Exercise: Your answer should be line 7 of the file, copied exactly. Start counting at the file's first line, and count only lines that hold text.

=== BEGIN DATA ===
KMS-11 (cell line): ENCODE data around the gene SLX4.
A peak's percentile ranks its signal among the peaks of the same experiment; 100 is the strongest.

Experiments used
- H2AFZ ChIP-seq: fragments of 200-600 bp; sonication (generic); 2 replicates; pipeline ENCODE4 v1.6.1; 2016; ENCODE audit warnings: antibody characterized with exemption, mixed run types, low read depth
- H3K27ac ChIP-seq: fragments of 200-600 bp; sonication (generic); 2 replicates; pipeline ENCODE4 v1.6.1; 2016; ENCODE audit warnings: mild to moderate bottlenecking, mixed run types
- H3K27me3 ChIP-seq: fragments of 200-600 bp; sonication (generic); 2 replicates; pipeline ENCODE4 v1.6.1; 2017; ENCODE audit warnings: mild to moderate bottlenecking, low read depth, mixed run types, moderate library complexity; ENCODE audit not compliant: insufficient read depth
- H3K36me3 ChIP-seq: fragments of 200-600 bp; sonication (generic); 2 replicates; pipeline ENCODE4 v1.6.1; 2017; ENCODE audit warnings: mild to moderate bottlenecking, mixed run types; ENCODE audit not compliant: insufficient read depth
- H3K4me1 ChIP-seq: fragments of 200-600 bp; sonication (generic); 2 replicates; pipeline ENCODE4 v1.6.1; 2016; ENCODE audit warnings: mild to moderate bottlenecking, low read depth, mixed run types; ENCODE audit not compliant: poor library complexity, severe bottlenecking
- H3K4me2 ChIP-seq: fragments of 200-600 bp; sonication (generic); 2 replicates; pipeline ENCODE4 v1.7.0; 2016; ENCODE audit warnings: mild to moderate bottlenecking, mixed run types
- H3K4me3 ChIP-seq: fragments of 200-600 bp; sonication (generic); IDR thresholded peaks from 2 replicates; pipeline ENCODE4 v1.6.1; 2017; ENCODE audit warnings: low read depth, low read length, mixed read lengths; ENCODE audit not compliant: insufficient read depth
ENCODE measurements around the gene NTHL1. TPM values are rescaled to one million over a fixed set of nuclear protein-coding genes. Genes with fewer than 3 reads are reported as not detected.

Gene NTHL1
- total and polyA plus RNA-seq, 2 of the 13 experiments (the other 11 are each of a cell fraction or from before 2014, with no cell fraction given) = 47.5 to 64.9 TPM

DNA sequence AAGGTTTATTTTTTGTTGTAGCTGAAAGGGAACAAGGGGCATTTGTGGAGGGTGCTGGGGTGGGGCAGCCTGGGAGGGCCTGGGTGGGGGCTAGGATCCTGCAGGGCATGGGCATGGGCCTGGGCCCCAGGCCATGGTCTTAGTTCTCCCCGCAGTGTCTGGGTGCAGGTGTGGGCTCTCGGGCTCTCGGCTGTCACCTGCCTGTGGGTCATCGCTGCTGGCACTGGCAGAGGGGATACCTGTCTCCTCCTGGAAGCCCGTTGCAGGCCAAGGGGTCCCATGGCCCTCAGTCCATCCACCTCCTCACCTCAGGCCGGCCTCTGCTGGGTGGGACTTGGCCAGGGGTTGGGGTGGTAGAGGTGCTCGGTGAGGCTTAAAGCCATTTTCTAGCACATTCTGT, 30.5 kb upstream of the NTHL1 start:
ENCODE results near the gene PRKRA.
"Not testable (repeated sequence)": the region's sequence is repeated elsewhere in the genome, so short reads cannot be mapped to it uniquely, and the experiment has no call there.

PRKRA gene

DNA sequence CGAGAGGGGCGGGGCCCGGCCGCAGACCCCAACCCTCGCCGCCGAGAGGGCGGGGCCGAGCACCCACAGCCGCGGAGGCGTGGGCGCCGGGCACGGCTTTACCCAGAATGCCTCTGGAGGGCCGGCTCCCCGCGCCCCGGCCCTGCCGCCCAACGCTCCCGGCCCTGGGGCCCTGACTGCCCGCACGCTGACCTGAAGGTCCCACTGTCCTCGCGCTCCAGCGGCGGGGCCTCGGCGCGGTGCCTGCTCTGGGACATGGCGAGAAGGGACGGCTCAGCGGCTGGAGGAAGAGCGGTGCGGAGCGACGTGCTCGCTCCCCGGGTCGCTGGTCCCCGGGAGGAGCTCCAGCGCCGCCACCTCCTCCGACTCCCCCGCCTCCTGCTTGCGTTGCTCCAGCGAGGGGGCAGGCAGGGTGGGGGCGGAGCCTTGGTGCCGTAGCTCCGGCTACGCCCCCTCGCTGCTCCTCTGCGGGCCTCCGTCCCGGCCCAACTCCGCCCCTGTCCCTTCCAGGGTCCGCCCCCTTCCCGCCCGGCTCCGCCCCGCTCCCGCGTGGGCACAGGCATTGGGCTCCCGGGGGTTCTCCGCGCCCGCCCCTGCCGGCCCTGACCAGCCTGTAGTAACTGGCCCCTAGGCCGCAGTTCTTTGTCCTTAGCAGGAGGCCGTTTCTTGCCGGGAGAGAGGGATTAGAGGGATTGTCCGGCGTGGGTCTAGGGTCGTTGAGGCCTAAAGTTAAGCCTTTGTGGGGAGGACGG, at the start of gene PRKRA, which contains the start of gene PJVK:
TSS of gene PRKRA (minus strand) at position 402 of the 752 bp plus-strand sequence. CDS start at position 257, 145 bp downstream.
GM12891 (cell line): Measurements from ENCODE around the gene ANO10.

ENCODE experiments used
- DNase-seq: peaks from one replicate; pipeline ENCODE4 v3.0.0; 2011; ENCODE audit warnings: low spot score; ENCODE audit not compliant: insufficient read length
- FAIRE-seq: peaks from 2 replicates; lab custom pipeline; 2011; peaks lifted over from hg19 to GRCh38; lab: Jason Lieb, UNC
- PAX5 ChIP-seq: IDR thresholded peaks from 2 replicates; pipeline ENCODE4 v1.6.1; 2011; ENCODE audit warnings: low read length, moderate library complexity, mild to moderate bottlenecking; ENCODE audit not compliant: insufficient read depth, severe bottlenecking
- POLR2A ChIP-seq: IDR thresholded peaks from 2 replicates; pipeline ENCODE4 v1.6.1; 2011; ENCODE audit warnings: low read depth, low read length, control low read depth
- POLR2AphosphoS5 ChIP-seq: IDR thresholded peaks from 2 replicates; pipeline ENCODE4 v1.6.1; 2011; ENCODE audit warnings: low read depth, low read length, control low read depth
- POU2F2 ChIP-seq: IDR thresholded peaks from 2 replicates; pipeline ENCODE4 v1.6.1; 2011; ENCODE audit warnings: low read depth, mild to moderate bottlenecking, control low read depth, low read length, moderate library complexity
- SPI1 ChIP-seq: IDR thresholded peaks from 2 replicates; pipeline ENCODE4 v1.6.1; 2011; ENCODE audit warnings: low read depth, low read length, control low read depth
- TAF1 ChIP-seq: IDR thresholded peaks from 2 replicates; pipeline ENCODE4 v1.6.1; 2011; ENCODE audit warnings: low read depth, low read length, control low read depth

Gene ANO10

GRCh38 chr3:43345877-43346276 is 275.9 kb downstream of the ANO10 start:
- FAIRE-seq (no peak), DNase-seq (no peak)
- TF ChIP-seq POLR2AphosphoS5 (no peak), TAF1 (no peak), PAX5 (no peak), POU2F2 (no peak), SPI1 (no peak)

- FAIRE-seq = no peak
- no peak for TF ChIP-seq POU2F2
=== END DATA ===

- H3K36me3 ChIP-seq: fragments of 200-600 bp; sonication (generic); 2 replicates; pipeline ENCODE4 v1.6.1; 2017; ENCODE audit warnings: mild to moderate bottlenecking, mixed run types; ENCODE audit not compliant: insufficient read depth